The second part is still about a certain emergency or threat to the foreign exchange market where, vice versa, the CBR is granted emergency powers to manage foreign exchange revenues rapidly. I would like to ask about the very possibility of such emergency. Can implementation of the US sanction law result into such emergency in theory?
Maxim Oreshkin: The primary and best way to protect the economy against possible adverse external events including sanction laws is the correct macroeconomic policy, the rules and performance of the inflation targeting and other tools we have developed. It is impossible to protect the economy with limitations. Only correctly developed institutes of macroeconomic policy can do it.
My next question is about the USD exchange rate. The only forecast of the ministry you chair that still cannot be fulfilled is the RUB to USD exchange rate. Early this year and even in spring, you have forecasted that it would be RUB 68 year-end. Currently, it has not reached even RUB 58.
Maxim Oreshkin: We have issued our forecast in April talking about excessive strengthening of the Russian Ruble. My primary idea is that the Russian Ruble has deviated from its fundamentals. If one looks at the effective Ruble exchange rate performance since April, the decrease is circa 10%. Thus, the Russian Ruble has weakened but has not weakened against the US Dollar, which is really the case. The forecast of 68 Rubles has been formulated at USD 40 per barrel, while we have been forecasting slightly below RUB 60 per USD at USD 55 per barrel. Why has not it weakened? The US Dollar has weakened materially against all foreign currencies including the Euro, the Chinese Yuan and other developing currencies. The Russian Ruble has not been an exception to this rule and has strengthened against the US Dollar.
For euro, your forecast has been over RUB 72.
Maxim Oreshkin: It has really been a mistake about the USD to EUR exchange rate. In April, our forecast has been at 1.06 to 1.08, but now, as you know, it is 1.17. Our Euro forecast of RUB 62 to 64 has been lower than the exchange rate of 67 to 68, if I am not mistaken, that we are now seeing in the market. We have been inaccurate about the EUR to USD exchange rate.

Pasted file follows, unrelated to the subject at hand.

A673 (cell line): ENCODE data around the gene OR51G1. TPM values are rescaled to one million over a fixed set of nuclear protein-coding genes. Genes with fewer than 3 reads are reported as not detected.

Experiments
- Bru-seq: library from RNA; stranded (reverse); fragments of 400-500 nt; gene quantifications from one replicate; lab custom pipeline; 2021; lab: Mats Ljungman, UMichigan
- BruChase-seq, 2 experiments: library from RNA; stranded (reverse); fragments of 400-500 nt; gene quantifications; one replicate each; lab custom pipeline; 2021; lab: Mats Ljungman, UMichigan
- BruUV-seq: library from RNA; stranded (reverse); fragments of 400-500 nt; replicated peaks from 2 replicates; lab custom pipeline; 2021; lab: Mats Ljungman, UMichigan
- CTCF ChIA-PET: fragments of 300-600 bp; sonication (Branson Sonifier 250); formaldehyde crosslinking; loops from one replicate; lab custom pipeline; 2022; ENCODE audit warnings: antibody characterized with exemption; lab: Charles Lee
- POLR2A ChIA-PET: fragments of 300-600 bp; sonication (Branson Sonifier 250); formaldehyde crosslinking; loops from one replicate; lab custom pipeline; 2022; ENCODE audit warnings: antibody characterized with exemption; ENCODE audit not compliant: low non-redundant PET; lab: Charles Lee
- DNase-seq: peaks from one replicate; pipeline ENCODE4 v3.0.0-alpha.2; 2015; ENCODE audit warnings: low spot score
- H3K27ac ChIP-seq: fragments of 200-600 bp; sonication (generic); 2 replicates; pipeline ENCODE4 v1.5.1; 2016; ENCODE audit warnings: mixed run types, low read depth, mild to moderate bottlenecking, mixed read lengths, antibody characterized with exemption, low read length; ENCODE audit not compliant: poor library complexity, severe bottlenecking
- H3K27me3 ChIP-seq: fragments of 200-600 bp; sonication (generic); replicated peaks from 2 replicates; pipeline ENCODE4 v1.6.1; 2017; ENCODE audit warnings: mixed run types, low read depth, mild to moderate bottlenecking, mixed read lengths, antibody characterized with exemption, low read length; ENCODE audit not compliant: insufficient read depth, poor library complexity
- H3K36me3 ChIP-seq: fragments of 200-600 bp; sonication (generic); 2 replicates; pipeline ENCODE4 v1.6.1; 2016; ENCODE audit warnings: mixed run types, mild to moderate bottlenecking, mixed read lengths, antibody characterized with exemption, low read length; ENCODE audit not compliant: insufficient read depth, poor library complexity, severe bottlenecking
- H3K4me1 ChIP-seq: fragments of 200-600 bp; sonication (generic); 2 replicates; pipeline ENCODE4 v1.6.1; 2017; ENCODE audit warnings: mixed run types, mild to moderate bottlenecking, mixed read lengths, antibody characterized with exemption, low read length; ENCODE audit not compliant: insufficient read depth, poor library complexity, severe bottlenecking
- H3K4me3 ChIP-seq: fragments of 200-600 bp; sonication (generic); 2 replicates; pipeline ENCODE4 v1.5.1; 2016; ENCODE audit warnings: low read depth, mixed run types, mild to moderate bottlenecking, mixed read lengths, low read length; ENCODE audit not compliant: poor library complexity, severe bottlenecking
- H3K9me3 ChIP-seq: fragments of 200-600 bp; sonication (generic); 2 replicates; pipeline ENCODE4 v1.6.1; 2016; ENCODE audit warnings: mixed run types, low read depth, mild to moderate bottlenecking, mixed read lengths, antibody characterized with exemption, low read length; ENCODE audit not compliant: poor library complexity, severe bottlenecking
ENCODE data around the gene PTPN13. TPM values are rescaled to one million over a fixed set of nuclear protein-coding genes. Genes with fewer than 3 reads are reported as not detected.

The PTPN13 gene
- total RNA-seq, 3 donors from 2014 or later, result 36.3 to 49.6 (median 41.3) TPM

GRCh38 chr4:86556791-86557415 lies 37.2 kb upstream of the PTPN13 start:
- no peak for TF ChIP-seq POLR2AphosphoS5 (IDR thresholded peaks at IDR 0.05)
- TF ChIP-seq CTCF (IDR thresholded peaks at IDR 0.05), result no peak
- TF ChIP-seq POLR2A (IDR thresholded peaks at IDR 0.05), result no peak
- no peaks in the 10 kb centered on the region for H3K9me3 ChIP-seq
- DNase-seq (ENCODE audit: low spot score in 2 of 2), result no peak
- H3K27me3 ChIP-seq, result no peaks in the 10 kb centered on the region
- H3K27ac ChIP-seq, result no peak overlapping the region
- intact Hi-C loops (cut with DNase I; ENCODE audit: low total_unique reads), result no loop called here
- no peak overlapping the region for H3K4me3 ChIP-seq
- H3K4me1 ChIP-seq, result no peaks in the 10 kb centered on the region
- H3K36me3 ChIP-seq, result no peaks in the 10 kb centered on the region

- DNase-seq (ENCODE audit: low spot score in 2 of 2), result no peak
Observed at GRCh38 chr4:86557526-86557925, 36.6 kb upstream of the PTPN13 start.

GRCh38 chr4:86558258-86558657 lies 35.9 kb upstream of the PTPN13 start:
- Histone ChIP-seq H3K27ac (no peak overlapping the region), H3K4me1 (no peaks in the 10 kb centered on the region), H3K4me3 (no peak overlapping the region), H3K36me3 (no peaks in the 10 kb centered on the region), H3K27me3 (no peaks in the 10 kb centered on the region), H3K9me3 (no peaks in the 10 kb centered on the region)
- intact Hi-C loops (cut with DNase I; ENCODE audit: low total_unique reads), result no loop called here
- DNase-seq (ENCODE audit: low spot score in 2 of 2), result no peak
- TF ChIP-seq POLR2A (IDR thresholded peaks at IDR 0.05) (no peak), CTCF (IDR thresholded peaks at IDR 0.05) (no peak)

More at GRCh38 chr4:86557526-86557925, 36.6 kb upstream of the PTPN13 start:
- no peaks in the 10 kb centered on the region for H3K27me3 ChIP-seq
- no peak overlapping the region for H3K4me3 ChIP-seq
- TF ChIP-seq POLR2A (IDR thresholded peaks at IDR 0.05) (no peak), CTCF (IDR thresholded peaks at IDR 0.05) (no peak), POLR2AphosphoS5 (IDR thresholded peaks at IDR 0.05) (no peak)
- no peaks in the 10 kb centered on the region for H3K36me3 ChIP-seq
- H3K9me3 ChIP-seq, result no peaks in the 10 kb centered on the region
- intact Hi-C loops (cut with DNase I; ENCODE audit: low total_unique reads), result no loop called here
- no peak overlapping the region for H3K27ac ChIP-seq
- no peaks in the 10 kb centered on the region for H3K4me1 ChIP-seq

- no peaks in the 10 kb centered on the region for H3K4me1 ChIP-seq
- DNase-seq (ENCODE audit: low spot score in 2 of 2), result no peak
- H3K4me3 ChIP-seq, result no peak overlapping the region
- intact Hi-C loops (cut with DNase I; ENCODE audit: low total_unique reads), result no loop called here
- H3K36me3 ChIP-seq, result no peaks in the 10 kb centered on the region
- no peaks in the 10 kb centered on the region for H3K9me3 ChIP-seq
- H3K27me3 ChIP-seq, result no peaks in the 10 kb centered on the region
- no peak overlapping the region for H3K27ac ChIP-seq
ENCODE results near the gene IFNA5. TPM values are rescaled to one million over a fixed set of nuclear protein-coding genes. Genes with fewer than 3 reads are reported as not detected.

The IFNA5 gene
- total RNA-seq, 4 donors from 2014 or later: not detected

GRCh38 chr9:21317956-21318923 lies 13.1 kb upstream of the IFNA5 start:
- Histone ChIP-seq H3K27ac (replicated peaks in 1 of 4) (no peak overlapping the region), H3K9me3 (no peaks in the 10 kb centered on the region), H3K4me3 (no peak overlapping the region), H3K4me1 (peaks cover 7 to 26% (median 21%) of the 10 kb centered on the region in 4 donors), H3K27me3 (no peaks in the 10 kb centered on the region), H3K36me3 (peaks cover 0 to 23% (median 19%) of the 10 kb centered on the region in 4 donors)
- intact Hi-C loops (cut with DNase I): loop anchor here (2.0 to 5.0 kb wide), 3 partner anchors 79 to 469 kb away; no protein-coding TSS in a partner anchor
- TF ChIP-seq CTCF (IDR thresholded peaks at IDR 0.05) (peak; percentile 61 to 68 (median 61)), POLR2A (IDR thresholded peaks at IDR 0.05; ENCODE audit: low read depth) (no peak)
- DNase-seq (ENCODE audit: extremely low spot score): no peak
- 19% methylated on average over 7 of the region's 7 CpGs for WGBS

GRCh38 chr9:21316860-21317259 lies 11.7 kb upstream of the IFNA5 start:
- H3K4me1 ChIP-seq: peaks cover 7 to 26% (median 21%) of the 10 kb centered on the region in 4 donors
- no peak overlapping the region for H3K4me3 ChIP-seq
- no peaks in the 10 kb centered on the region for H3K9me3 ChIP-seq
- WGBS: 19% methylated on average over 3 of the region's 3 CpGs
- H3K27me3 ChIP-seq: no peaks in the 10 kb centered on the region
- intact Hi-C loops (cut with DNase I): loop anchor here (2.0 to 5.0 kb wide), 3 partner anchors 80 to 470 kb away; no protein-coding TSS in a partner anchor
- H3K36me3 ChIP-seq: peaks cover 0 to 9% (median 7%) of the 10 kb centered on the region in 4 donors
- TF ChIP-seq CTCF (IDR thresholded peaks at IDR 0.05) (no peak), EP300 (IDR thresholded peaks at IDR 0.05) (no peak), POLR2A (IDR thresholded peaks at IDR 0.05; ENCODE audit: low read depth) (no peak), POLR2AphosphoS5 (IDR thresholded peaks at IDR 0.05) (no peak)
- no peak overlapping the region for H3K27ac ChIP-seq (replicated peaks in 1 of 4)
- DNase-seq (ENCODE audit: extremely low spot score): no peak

Now, let us move on to the project-financing factory. The name is not quite clear to everyone now. It will be formed on the VEB basis. We are very proud of our growth in numerous ratings of the Global Economic Forum, Doing Business and global competitiveness level. Still, the rating includes the business financing availability section, and here we have gone down to the 112th rank. Why does it happen?
Maxim Oreshkin: First, there has been a period of growing interest rates against the background of crisis phenomena. Gradually, we are leaving it behind us with the rates decreasing further. Still, I see the problem here with underdevelopment of certain investment financing tools, and that is why we have suggested implementing some projects now. What tools are these? SME investment lending comes first here. Therefore, the Six and a Half program has been implemented providing the rate of circa 10% to the final borrower. This program has been going on for three months since July. SMEs have been granted RUB 18 bn of loans and the amount would reach RUB 50 bn year-end. The trends exists, and the program is already operational.